Jury Notes: Construction photographs exert an enduring fascination in the depiction of architecture. Here, such a photograph recalls a devastating event and an ongoing environmental crisis. It draws on a long tradition of construction photography as the depiction of renewal and regeneration. | This classically composed photograph of a handsome, sumptuously sited project paints a portrait of resilience, strength, and possibilities.

Title: Stairbuilder
Photographer: Jeff Durkin, Assoc. AIA
Location: UCSD, La Jolla, CA, USA
Instagram: @durkin.films
Jury Notes: Prefabricated but historically grounded, the image of a stair to nowhere has metaphorical traction, even as the photograph also refers to the increasing automation of buildings and their fabricated parts. The stability of constructed material contrasts with the mobile figure in yellow, whose movement reminds us of the temporality of the construction process–and of architecture itself. | This photograph underscores the fact that stairs have been celebrated as art since at least the Laurentian Library, especially since the spiral sculpture on display here doesn’t even connect anything yet.

Title: Harlem
Photographer: Darren Bradley
Location: NYC, New York, USA
Instagram: @modarchitecture
Jury Notes: A period image of a period building, gesturing to the liveliness of a Harlem now threatened with the creeping effects of widespread gentrification. | The highly deliberate framing of this photograph allows the viewer to appreciate the quaint and quirky beauty of the multicolored facade in a manner that is likely under-experienced.

Title: Rebuilding from Woolsey 3
Photographer: Jordan Wyatt, AIA
Location: Malibu, California, United States
Instagram: @y8studio
Jury Notes: Construction workers in action, not carefully composed, but spontaneously engaged in the labor of building. | A reminder that we are always rebuilding. Each group member in the group is wearing a facemask, not to protect from the Woolsey fire but due to the global pandemic. | The idea of a wall has taken on heightened meaning in recent years. This photo presents a group of men at the base of one with a puff of danger in the air behind them, working to rebuild in spite of whatever walls they have experienced in their own lives.

Title: Preservation Realities
Photographer: Anne Cotter, AIA
Location: Newburgh, NY USA
Instagram: @ascphotos518
Jury Notes: The collage of this image is a collage of time and US disurbanization and economic decline. The elements are not perfectly aligned in the image, but they sum up the dilemma of preservation today. What not to save? | A portrait of three buildings juxtaposed in style equally forgotten. | Pilasters, Doric, pilotis: they all stand for collapse in this somber portrait of urban decay.

The Times We Live In: Reflections of 2020
*Images within this category or not discerned in levels.

Jury Notes: Taken together, these photographs form a COVID triptych that presents the environmental sequela of the pandemic at three different scales—from the air, on the street, in the room—all linked by a sense of atmospheric loneliness and isolation.

Title: Looking North
Photographer: Ashok Sinha
Location: New York, NY, USA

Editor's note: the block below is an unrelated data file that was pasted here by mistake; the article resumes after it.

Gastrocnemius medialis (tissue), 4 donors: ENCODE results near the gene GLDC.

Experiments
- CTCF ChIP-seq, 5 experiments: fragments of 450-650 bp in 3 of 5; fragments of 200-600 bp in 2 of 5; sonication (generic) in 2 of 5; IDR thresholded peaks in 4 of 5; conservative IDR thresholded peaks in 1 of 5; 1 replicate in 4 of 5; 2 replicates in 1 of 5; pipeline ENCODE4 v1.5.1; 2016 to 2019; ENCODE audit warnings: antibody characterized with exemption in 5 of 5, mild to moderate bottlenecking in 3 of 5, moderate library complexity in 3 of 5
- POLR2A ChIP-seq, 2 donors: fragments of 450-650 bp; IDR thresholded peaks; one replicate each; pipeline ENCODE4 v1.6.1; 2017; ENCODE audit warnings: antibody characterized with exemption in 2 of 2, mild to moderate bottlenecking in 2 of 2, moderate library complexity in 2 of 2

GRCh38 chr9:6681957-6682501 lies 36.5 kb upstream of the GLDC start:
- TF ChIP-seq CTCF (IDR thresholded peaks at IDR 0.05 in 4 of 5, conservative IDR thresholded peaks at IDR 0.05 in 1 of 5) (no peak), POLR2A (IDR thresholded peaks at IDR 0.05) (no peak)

Instagram: @ashoksinhaphoto
Jury Notes: The image evocatively captures the internal world of COVID lockdown. | Looking outside the window through our pandemic daze to see outside slowly coming into focus.

Title: Beach Day 2020
Photographer: Aaron Araki
Location: Los Angeles, CA, US
Instagram: @aaron_araki_photo
Jury Notes: An aerial view of a post-COVID world, this empty beach scene strikes Angelenos with awe. To others, the conjuncture of mobile homes and prime beachfront comes as a visual conundrum, reminding viewers of the specificity of Los Angeles life.

Title: Inequity
Photographer: Los Angeles, CA, USA
Location: Elizabeth Daniels
Instagram: @elizabethdaniels01
Jury Notes: Fully frontal and brutally honest, the photograph reminds us how unevenly the effects of COVID have been distributed in US society and around the world.

Best Rendering Category

Title: Private Home
Photographer: Miguel Rodrigo with Here And Now Agency
Location: London, UK
Instagram: @hereandnowagency
Jury Notes: This quiet illustration deftly weds the architecture with its site while maintaining a clear understanding of compositional hierarchy. It does so with a painterly layering of horizontal strips, alternating between snow and natural landscape like the fingers of a white-gloved hand loosely intertwined with one that’s bare, then slipping the project into its environment like a ring.

Title: Cemetery
Photographer Name: Miguel Rodrigo with Here And Now Agency
Location: London, UK
Jury Notes: An excellent showcase of cel shading in 3d. The playful colors in contrast to the subject matter. | The tantalizing hints at a story within this netherworldly illustration outweigh any technical head-scratching.

Best Instagram Feed – Firm

Firm Name: Ehrlich Yanai Rhee Chaney Architects
Instagram Handle: @eyrcarchitects
Jury Notes: We looked for good content and a good use of the tool as well. What immediately stood out was the cohesive branding across all graphics. The diagrams, renderings, photographs and stories also gave insight to the people behind the projects. | This feed showcases thoughtfully curated imagery organized into clear (but not rigid) patterns; fantastic play of geometry, scale, color, and negative space. Beautiful photography and design.

Best Instagram Feed – Individual

Name: Michael Wells
Instagram Handle: @regressionarymovements
Jury Notes: The photographer’s eye comes through in the cohesive aesthetic. A unique coupling of built structures and urban landscapes. | This feed feels like a single performance piece; a photographic poem on the kitsch, colors, and beauty within the Duchampian disuse of Americana.

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Tibby Rothman, Hon. AIA|LA
Director, Marketing and Public Relations
t: 213.639.0763
e: tibby@aialosangeles.org